Decision Rendered Stonewall J. Rogers

Office Of The Assistant Attorney-General
Washington, D. C., March 25, 1905

The Secretary Of The Interior

SIR: I received by reference of February 27, 1905, the motion for review and rehearing and accompanying papers in the application of Stonewall J. Rogers for enrollment of his children, Fannie L., Robert K., Mary L., and Henry C. as citizens by blood of the Cherokee Nation.

October 14, 1887, Rogers, then aged 21 years, with Henry C., his father, a brother, and three sisters, were admitted by the Cherokee national authorities as citizens by blood of the Cherokee Nation. There is no claim or suggestion that this was procured by any fraud or was in anywise without authority of law. Henry C. removed to the nation before December 4, 1894, was on the 1890 census roll, Cooweescoowee district, and died there March 5, 1896. Stonewall J. did not remove to and locate permanently in the Cherokee Nation until January, 1896. At the time of his admission to citizenship in 1887 he was an express messenger on the Southern Railway system on a route between Selma, Ala., and Cleveland, Tenn. He intended to remove to the Territory to locate permanently, and contributed from his wage savings to aid the family in improving a farm held in common, which has improvements said to be worth $2,000, but no act indicative of change of his own domicile to the Territory is shown until his removal, January, 1896.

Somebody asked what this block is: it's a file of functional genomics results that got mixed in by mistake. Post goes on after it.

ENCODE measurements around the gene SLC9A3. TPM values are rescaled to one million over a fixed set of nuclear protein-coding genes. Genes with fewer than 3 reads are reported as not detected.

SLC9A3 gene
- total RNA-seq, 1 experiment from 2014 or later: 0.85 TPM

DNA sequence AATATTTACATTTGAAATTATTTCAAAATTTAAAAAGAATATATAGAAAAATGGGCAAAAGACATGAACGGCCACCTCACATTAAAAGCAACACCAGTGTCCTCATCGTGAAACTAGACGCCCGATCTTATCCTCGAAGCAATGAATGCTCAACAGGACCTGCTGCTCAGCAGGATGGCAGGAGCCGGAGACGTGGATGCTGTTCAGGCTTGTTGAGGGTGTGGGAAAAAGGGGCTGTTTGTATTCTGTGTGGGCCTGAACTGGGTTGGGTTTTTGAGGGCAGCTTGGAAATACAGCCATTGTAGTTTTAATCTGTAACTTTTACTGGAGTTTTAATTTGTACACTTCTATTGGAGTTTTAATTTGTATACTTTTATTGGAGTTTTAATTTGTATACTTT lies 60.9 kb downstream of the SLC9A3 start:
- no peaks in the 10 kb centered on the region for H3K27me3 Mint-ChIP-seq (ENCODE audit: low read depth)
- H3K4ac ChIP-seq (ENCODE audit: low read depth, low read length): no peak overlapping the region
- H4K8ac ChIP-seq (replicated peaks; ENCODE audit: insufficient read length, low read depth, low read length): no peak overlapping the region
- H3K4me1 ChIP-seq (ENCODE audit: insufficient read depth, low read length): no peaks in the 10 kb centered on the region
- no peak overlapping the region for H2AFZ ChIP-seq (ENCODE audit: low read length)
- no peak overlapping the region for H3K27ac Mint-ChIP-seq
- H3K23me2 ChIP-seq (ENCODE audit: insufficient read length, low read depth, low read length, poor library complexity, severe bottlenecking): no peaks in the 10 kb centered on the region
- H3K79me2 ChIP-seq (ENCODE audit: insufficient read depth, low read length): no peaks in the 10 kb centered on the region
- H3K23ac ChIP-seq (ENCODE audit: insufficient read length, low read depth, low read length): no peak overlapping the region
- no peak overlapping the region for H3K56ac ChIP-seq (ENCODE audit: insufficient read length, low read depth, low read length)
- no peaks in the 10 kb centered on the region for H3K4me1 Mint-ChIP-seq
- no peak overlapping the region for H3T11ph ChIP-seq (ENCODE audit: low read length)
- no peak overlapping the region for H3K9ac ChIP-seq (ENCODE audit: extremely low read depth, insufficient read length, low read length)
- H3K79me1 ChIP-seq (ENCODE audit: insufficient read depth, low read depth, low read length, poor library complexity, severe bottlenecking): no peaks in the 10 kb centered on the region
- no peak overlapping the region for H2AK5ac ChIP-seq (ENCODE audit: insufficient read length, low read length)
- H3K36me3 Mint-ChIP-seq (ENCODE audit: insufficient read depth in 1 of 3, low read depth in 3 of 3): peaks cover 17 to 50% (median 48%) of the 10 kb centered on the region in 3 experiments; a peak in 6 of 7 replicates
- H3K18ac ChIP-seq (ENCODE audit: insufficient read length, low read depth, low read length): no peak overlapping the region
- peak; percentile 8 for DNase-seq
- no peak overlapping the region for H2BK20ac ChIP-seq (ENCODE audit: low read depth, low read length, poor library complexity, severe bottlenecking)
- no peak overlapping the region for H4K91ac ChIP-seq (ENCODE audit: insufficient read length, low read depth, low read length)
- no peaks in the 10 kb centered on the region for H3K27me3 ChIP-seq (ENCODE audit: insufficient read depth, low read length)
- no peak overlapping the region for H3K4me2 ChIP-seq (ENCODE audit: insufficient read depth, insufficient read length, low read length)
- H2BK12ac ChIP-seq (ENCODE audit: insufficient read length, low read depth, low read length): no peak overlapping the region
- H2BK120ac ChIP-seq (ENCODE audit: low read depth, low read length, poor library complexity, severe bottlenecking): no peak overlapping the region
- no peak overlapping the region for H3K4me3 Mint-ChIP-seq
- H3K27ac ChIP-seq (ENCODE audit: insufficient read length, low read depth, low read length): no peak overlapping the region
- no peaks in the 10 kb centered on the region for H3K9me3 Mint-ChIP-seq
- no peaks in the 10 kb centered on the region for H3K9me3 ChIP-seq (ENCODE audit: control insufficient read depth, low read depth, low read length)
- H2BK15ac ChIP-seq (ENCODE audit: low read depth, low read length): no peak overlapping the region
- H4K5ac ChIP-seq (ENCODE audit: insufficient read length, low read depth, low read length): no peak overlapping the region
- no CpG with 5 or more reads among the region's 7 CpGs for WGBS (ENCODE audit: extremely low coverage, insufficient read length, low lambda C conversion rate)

July 21, 1892, he married Annie Kelley, a white woman, at Cleveland, Tenn. His wife remained in Tennessee to care for her mother to her mother s death, and joined her husband in the nation in the spring of 1899, in the home he had made for them there.

September 8, 1896, he applied to the Commission for enrollment of himself and his children, which was denied, and no appeal was taken therefrom. The record of that proceeding is not before me, and the ground upon which enrollment was then denied does not appear. He applied again November 17, 1900, and November 19, 1900, was denied upon two grounds:

  • (1) That he was barred by the Cherokee act of December 4, 1894, which required absent citizens to permanently locate within the nation by June 4, 1895, and his return to the nation was not until January, 1896;